Sunday, July 24, 2011

Naming Your Characters






Two Sundays ago, I mentioned Best-selling Author, Janet Evanovich, searched through yearbooks and phone books to find names for her characters. Usually names come to me, but I have discovered a couple of resource books I have used often.




Character Naming Source book by Sherrilyn Kenyon, another New York Times Best-selling Author. She lists names by their nationality and gives their meaning. According to her book, Tina is English and means river. Maybe I shouldn't have looked. I've seen better definitions elsewhere.




My favorite resource book is The Secret Universe of Names by Roy Feins. He believes names have a subliminal power. We form an image of someone when we hear their name. This is helpful for writers who are forming characters with particular traits. This gives us an edge if the reader already has a predisposed belief system about names.




He lists names according the significant letters. For example, Tina is listed under tn. He then gives a page describing the personality attached to the name. I read through the page for Tina. Some of it applies to me, but not all. He also lists strengths and weaknesses. My strengths would be Energetic, Talented, Warm. I can live with that. My weaknesses would be Self-important, Pushy, Demanding. I guess I have been those at least once. My friends would say I am definitely not pushy or demanding. Perhaps when I was younger or if I feel I am standing up for someone's rights.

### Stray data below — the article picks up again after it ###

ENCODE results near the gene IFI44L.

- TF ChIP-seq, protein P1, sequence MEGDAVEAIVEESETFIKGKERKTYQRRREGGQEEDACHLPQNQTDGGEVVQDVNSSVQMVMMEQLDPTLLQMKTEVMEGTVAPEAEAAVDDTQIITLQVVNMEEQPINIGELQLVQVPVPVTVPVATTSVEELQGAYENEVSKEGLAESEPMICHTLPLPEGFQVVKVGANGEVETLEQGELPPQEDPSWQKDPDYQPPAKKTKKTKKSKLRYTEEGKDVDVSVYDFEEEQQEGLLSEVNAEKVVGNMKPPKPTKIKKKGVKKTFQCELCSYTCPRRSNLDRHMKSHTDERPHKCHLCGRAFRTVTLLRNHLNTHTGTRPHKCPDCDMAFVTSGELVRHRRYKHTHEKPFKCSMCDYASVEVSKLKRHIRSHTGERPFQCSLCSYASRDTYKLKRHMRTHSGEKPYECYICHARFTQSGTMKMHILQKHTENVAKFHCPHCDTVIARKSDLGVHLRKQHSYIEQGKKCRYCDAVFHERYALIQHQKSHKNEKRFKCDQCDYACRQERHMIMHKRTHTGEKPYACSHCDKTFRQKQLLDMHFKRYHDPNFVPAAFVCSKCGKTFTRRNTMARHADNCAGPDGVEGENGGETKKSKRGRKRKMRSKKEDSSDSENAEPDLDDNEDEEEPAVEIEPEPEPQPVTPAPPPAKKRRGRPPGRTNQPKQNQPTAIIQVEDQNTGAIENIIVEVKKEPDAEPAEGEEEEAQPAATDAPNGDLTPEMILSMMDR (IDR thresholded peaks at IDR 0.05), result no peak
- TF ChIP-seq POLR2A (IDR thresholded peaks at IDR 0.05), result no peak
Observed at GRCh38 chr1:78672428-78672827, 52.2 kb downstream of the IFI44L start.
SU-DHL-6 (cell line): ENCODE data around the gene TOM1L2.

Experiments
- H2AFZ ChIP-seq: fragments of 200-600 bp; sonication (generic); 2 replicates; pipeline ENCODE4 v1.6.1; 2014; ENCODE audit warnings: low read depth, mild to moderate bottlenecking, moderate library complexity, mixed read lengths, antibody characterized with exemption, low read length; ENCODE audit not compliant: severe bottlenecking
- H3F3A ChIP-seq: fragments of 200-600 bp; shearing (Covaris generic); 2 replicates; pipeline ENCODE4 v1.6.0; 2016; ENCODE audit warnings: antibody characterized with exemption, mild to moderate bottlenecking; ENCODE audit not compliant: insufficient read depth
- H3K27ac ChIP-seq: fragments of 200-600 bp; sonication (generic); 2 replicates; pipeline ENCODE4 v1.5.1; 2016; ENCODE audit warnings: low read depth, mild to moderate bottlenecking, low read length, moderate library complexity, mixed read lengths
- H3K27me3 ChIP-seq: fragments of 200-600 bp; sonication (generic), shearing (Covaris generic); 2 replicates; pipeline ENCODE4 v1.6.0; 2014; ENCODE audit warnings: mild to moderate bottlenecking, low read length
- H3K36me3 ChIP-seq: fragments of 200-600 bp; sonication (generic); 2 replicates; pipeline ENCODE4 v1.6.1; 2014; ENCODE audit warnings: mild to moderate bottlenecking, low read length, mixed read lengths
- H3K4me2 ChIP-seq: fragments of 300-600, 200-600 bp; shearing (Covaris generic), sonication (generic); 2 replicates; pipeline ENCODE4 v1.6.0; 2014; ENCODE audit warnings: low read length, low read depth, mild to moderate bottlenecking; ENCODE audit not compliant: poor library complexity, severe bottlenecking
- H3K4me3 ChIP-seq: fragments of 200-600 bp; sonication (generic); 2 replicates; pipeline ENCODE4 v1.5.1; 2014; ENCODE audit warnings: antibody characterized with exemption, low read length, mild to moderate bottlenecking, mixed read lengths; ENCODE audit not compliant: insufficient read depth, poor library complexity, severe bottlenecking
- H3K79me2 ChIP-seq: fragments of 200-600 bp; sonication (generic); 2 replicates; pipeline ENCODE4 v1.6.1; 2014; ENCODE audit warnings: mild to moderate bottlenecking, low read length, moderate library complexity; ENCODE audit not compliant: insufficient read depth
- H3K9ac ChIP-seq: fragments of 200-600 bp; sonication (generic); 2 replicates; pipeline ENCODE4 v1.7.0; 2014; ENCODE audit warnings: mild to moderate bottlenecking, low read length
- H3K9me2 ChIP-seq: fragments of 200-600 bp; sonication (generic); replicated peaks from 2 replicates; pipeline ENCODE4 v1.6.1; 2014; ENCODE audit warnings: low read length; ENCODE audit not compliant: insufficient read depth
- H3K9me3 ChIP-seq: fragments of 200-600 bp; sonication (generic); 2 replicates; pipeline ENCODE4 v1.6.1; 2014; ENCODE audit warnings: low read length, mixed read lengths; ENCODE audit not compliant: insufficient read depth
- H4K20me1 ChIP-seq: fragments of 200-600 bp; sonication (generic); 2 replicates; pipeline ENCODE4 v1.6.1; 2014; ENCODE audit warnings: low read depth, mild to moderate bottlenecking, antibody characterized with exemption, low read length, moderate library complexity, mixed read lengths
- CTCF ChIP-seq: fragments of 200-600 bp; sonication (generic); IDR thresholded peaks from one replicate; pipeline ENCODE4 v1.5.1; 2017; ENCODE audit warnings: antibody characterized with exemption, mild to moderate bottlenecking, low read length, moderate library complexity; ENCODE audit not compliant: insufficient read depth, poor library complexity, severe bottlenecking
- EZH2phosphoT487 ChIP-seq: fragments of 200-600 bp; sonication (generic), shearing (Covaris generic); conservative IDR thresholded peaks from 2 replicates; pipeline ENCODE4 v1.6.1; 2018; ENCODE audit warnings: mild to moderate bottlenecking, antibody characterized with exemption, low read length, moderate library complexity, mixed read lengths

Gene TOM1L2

The author also gives a rating scale on how likely someone with a particular name is to be charismatic, have a successful career, be lucky in love and friendship, and how much power they might have. My scale is the highest when it comes to love and friendship. I would have to agree.




Until next week,


happy writing,


Tina LaVon




1 comment:

Kim Watters said...

Interesting post, Tina. I use phone books as well for last names and sometimes last names of customers here at work. For firs tnames I use The Name Book by Pierre Le Rouzic. It sound alot like the one you use. :)